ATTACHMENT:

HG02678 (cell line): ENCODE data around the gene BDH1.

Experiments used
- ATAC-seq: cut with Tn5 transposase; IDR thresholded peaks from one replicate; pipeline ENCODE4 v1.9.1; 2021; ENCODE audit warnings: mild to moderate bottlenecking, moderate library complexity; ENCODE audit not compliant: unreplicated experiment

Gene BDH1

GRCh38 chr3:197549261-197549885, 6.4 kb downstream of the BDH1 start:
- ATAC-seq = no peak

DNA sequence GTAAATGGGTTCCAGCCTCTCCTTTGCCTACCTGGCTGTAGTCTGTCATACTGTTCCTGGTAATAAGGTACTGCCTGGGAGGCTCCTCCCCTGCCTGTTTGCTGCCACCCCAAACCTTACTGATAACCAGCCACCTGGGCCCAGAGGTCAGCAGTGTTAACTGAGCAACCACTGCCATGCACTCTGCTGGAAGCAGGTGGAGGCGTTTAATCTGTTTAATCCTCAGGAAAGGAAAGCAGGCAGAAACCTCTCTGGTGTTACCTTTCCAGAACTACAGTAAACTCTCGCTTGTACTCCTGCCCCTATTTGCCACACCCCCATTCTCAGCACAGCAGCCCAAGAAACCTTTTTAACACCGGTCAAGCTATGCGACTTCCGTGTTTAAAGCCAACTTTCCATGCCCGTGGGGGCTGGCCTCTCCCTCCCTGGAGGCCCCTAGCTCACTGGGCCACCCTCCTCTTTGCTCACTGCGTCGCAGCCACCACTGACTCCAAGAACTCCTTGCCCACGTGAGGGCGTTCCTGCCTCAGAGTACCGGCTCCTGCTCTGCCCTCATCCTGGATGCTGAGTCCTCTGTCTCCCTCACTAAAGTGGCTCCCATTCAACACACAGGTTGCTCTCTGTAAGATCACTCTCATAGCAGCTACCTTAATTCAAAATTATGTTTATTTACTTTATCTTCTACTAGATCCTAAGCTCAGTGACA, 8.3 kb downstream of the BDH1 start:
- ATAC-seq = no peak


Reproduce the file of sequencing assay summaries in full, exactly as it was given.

HG02678 (cell line): ENCODE data around the gene BDH1.

Experiments used
- ATAC-seq: cut with Tn5 transposase; IDR thresholded peaks from one replicate; pipeline ENCODE4 v1.9.1; 2021; ENCODE audit warnings: mild to moderate bottlenecking, moderate library complexity; ENCODE audit not compliant: unreplicated experiment

Gene BDH1

GRCh38 chr3:197549261-197549885, 6.4 kb downstream of the BDH1 start:
- ATAC-seq = no peak

DNA sequence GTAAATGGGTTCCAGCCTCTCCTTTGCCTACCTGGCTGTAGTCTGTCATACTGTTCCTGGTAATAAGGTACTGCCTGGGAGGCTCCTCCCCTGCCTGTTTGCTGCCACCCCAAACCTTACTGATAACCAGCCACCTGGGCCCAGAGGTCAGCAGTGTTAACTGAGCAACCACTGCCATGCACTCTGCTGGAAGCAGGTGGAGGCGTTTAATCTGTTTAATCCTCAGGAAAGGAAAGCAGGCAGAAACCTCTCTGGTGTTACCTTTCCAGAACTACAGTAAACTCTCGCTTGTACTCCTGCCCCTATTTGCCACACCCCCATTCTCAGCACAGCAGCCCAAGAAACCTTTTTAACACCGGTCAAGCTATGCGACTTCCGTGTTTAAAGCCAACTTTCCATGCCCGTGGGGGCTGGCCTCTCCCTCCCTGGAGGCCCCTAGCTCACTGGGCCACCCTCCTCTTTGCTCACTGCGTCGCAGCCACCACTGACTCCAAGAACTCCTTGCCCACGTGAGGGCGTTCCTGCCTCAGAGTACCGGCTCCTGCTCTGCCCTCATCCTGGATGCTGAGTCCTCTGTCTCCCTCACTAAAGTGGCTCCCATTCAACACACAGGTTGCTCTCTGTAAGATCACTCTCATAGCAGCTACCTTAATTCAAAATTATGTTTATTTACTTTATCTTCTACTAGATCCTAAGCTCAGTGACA, 8.3 kb downstream of the BDH1 start:
- ATAC-seq = no peak